Reports Are Not The Same As Data!

June 24th, 2020 Comments off

At the start of a new operations process development or improvement effort, I typically want to see two things firsthand.

It is important to have a personal view of the work presently being done, as well as the methods and the tools or resources available at the place of effort. It is also vital to get an early look at the process metrics and performance outcome data that the workers and their management think is actionable. These first steps allow us to start with a clearer picture of the objective (the deliverable) and begin to develop a vision and implementation plan for a better way.

What I frequently get in response to my requests is one or more reports instead of data. Where once there might have been actual data, its source and method of capture is undefined and cannot be audited. What began as  observations systematically compared to a standard has been digested into predetermined narratives with implicit and often wrong conclusions.

Data means measurements, with the method of measurement totally transparent and always open to constructive critique, caveat and refinement.

As an example, telephony systems have not always left audit trials for call center operations.(And many today do not meet the standard of measurement above.) In the systems that do have call detail databases, much time and effort is spent trying and failing to reconstruct the “state of the business” at some past date and time.

I approached this problem on an older system by taking and saving periodic real time snapshots of the PBX system state. (Calls in queues,  current wait times, etc.) These frequent “state of the business” measurements gave us actionable data and  helped us to monitor performance as we made changes and introduced new methods and tools to call center agents.

The entire chain of logic (observation, data grouping, statistical summation) and graphical reporting was presented in a form that not only provided actionable information, but also communicated the answer to this most important question, “How Do We Know?”

Of course, measurement in the service sector has the same issues of measurement variability as precision measurement in manufacturing. The solutions to this challenge are similar, but that is another topic.

“If we don’t have a clear picture, then we don’t act!” ** – Organizing Product and Process Knowledge

May 22nd, 2020 Comments off

For centuries, people took for granted that the sun and heavens moved around the earth. Against that night sky was the surprising, independent and often retrograde movements of the planets. How does one make sense of that? How does one grasp, in principle, that contrary movement?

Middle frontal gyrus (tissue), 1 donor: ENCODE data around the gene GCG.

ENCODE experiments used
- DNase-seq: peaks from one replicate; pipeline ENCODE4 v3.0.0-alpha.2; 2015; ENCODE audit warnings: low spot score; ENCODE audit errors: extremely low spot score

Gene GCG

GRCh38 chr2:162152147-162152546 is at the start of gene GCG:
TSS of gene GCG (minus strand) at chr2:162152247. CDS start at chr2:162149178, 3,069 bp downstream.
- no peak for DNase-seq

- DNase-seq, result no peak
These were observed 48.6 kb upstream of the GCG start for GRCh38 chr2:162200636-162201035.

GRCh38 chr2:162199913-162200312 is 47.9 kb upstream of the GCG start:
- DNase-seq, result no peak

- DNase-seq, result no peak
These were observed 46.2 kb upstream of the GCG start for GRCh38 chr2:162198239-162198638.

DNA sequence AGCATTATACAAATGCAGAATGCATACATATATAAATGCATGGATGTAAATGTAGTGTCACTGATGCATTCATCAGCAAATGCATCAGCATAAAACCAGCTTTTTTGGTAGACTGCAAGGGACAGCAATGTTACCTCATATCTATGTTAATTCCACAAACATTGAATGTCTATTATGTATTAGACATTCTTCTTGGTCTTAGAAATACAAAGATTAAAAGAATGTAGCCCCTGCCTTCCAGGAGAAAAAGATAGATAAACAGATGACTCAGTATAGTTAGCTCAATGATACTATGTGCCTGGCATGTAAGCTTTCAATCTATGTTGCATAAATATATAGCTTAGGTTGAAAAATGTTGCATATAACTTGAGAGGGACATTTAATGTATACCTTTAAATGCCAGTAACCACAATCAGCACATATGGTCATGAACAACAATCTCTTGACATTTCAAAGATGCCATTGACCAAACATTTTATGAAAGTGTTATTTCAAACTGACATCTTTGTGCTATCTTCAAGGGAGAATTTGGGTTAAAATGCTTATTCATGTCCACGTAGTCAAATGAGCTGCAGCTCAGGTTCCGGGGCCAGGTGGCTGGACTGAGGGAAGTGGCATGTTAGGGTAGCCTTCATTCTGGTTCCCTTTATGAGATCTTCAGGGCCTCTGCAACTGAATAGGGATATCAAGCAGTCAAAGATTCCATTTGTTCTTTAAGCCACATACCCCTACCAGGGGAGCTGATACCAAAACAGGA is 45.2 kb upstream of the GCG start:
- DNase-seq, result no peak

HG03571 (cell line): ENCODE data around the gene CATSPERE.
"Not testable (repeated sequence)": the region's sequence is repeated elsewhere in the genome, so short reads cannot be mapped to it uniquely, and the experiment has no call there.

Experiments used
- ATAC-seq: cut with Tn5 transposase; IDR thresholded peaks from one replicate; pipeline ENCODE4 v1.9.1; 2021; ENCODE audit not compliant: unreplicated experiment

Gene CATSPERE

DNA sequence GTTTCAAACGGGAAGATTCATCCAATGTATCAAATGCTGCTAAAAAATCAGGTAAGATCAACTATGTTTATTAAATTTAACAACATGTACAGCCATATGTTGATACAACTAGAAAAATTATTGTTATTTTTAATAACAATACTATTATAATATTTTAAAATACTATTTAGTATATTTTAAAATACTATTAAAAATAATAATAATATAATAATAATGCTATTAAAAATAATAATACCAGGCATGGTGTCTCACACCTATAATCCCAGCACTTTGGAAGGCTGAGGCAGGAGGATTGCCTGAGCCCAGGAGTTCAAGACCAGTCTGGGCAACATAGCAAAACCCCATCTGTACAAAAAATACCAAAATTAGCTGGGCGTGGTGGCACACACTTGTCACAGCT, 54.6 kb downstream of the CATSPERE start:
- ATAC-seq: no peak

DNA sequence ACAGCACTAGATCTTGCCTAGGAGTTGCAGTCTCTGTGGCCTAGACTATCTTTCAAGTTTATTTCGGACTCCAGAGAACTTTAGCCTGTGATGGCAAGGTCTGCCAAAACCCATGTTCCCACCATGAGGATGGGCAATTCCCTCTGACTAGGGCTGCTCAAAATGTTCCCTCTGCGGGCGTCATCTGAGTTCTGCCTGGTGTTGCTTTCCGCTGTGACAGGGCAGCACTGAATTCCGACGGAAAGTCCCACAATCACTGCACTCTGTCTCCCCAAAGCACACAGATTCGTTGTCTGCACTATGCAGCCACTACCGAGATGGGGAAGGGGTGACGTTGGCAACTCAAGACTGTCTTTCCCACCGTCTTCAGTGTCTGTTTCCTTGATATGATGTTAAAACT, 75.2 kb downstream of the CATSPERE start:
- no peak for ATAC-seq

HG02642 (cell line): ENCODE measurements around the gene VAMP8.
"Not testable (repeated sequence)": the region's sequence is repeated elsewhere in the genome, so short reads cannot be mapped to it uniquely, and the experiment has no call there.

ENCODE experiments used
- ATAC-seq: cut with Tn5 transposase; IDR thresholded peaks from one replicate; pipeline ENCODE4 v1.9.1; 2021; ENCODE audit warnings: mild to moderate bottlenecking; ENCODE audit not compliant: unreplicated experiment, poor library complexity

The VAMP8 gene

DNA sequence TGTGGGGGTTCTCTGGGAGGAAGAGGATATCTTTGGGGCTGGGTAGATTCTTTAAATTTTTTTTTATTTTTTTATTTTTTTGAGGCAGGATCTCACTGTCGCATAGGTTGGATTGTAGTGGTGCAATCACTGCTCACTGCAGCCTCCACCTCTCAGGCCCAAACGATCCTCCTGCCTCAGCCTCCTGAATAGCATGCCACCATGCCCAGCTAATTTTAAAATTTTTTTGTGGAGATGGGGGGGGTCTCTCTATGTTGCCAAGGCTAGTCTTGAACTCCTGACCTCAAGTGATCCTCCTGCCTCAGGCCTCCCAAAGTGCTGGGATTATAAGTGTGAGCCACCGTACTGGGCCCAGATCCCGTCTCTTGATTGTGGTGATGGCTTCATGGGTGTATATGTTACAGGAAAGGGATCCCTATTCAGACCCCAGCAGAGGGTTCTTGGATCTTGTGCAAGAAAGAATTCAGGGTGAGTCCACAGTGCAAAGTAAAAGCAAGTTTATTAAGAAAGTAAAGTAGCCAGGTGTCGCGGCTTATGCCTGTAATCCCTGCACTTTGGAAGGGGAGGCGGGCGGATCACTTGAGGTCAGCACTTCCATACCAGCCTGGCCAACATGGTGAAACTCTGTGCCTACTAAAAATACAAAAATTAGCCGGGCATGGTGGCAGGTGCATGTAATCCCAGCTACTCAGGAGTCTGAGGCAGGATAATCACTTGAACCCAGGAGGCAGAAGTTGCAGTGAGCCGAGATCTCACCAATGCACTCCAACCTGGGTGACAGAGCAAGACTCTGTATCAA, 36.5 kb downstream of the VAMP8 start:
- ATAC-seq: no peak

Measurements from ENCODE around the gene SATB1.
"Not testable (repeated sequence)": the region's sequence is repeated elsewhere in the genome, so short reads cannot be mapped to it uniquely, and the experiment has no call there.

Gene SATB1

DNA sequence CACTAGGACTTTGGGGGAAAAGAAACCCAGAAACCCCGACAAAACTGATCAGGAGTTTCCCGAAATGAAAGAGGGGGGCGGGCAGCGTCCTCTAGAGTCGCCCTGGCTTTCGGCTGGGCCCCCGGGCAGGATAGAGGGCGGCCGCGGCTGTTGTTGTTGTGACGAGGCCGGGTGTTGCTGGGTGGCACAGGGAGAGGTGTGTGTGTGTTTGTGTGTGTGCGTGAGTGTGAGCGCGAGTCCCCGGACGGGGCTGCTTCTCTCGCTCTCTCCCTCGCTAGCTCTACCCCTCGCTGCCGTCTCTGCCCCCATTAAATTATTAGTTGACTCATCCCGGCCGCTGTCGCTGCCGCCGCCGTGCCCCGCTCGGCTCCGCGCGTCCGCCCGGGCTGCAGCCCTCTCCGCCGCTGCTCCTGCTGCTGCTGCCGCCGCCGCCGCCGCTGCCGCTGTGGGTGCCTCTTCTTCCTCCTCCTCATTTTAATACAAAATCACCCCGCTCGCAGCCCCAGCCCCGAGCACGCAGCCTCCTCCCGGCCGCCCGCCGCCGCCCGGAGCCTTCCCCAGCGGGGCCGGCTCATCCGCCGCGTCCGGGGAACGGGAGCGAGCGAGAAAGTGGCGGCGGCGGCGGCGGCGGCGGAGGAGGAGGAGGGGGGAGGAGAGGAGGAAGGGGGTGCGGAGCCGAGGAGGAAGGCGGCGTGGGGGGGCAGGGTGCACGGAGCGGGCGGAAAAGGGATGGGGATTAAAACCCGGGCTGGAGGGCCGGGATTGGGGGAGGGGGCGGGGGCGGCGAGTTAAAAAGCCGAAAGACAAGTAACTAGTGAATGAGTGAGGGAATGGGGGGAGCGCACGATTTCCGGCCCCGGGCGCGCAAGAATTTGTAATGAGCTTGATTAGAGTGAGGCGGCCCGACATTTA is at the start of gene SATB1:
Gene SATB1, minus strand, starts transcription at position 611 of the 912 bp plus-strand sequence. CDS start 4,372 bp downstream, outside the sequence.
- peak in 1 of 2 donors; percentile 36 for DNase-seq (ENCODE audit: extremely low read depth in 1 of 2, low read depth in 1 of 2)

Of course you know the answer, as does every child who grew up with a ceiling-mounted mobile of our solar system. We now think of the (1) sun as stationary. We (2) imagine circular motion around the sun, and then refine that new conceptual model by adding more knowledge. We learn that those planetary orbits are (3) elliptical. Then, we discover that (4) not all planets orbit in the same horizontal plane. (Mercury and “sometimes-a-planet” Pluto are tipped a bit.)

As we learn more,  the mental picture does indeed become clearer. If our job is to launch a spacecraft to another planet, this clear picture is vital. We need as complete an inventory as possible of what is known about the solar system and its moving parts. We don’t stop at four metrics. Organized Knowledge is power.

Businesses can often make quantum leaps in their ability to deliver value, if someone takes an independent and  objective look at how workers and managers think about their jobs. If product and process learning has slowed or stopped, you may need a fresh approach that “puts the sun at the center” of your thinking.

Take a look at the difference a clear picture makes:

  • A tech support team dreaded every phone call. A fresh look at their processes led to change, and they were confident in their job after a week!
  • A metal machining operator reduced job setup time from four hours to 15 minutes when a fresh look at the process reduced the setup of hundreds of parts to just a dozen or so basic configurations.